By Oscar Obonyo
|Mzee Wanyonyi Manguliech|
Some might excuse political leaders from western Kenya who gathered recently at the funeral of Mzee Wanyonyi Manguliech in Bungoma County, for their highly charged pronouncements. However, those in the know associate the MPs’ frenzy to the dead man’s kumusambwa, or spirit.
Manguliech was not just your ordinary village elder, but also a cultural and spiritual leader of the Bukusu community – the largest Luhya sub-tribe. Little wonder during his funeral a fortnight ago, tongues wagged freely – some dangerously – in his honour.
Most significantly, the emotional harangue led to the now famous so-called “Manguliech Declaration”. Vowing to join forces ahead of next year’s General Election, presidential hopefuls, Trade minister Moses Wetangula and Justice and Constitutional Affairs colleague Eugene Wamalwa agreed to collapse their Ford-Kenya and New Ford-Kenya parties into one.
Lone ranger politics
Other speakers, including Lugari MP Cyrus Jirongo and Nominated MP Musikari Kombo, launched a fresh bid for Luhya unity ahead of the polls, with subsequent speakers seeking to isolate another presidential hopeful from the region, Deputy Prime Minister Musalia Mudavadi, for playing “lone-ranger politics”.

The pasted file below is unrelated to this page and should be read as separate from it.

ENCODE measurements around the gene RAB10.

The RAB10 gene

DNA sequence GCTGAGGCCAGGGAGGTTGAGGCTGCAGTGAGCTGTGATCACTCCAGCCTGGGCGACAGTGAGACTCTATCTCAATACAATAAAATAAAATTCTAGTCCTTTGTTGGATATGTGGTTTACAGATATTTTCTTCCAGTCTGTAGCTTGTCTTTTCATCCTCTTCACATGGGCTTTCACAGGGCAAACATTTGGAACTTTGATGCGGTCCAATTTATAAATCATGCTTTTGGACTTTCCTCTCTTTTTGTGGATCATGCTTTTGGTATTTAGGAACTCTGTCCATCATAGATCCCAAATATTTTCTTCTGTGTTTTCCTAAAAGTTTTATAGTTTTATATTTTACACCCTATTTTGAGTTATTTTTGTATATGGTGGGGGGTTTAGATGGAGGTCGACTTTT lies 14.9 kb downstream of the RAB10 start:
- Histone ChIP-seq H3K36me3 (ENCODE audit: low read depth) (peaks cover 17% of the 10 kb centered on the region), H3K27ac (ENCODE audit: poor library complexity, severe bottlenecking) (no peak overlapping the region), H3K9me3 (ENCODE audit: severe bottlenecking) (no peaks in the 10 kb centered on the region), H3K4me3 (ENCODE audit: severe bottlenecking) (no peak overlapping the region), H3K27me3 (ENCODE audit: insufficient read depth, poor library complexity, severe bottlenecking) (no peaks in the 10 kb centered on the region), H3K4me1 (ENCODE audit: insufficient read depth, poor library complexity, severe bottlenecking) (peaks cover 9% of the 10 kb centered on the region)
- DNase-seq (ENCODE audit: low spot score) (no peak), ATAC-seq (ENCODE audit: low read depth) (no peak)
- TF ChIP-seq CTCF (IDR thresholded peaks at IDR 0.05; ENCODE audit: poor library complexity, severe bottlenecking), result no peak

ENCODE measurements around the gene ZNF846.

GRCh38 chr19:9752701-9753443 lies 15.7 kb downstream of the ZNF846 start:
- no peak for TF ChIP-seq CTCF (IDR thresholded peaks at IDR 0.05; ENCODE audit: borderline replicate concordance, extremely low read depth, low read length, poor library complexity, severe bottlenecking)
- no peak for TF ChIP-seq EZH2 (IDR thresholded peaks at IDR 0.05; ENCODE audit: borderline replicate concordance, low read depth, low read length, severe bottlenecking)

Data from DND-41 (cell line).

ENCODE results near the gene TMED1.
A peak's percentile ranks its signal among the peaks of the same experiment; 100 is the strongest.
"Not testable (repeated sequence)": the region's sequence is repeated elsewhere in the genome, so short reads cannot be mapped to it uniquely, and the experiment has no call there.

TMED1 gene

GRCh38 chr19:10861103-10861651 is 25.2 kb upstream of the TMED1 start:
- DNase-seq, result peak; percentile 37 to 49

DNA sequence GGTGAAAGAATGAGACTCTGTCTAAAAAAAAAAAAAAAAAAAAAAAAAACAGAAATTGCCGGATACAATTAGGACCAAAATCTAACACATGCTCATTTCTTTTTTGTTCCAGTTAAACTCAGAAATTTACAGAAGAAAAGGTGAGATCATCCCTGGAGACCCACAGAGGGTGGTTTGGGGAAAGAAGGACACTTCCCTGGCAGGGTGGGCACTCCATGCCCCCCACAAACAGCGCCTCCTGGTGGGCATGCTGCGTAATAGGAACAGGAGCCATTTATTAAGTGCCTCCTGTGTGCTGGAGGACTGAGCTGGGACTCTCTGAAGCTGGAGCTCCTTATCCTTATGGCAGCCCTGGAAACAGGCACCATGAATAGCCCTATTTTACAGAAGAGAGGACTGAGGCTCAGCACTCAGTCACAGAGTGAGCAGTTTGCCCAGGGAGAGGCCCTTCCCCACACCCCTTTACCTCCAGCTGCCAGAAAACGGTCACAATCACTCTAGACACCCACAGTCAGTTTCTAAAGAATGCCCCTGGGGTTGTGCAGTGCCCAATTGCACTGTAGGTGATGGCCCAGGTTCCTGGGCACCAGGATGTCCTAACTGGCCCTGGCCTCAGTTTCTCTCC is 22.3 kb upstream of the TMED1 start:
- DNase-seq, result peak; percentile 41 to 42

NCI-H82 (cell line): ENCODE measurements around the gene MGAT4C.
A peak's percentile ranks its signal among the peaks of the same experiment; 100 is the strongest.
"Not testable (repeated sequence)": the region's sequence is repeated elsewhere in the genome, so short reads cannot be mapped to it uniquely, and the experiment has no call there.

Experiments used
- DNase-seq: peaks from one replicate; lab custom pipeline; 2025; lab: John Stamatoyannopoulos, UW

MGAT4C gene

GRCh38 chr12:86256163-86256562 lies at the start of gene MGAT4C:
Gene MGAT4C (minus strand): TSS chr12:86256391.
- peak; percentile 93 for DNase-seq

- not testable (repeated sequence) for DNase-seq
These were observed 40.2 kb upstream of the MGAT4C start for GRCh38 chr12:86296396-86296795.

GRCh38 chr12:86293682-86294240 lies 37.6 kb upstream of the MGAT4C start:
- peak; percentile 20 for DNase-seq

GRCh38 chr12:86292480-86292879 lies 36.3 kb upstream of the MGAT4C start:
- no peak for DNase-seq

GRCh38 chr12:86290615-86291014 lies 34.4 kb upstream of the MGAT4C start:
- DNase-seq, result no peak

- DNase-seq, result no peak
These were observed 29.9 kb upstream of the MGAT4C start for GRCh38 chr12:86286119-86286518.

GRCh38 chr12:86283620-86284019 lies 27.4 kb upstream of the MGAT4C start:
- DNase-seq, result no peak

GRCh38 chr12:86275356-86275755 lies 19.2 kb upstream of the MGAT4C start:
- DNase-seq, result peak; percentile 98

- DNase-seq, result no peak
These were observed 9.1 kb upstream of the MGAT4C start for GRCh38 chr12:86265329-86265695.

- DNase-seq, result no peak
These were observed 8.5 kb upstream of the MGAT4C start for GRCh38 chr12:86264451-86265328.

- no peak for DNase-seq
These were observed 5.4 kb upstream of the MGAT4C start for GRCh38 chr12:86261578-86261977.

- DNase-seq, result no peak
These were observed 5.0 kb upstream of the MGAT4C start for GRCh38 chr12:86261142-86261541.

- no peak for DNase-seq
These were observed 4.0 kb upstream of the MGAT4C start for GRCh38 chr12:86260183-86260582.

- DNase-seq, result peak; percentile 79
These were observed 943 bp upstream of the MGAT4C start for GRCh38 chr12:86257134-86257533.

Others present included Forestry Minister Dr Noah Wekesa, Assistant Lands Minister Wakoli Bifwoli and Kimilili MP Dr Eseli Simiyu. Owing to a separate engagement on the same day, Mudavadi opted to visit Manguliech’s family on the eve of the burial.
According to the “Manguliech Declaration”, Cabinet ministers Wekesa and Fred Gumo as well as Bifwoli, will spearhead the Luhya unity course with the view to identify a single flag bearer from the community. Asked about the timing and venue of hammering out the political pact, Bifwoli says the plot was always on the cards and the funeral of Manguliech only provided the opportunity to seal it.
“Considering that Mzee Manguliech has served as our cultural leader and advisor on political affairs, there was no better opportunity and honour to bestow the old man other than make such a commitment on his final day,” says the minister.
According to the Bumula MP, the late cultural leader was an advocate for unity among the Luhya, famed for their mulembe (peace) attribute. He longed for a united leadership, and Bifwoli accordingly says the “Manguliech Declaration” is a fitting tribute to the old man’s wishes.
Besides his political duty, University of Nairobi Literature lecturer, Wabende Kimingichi, says Manguliech had a more solemn and delicate duty as a spiritual and cultural leader.
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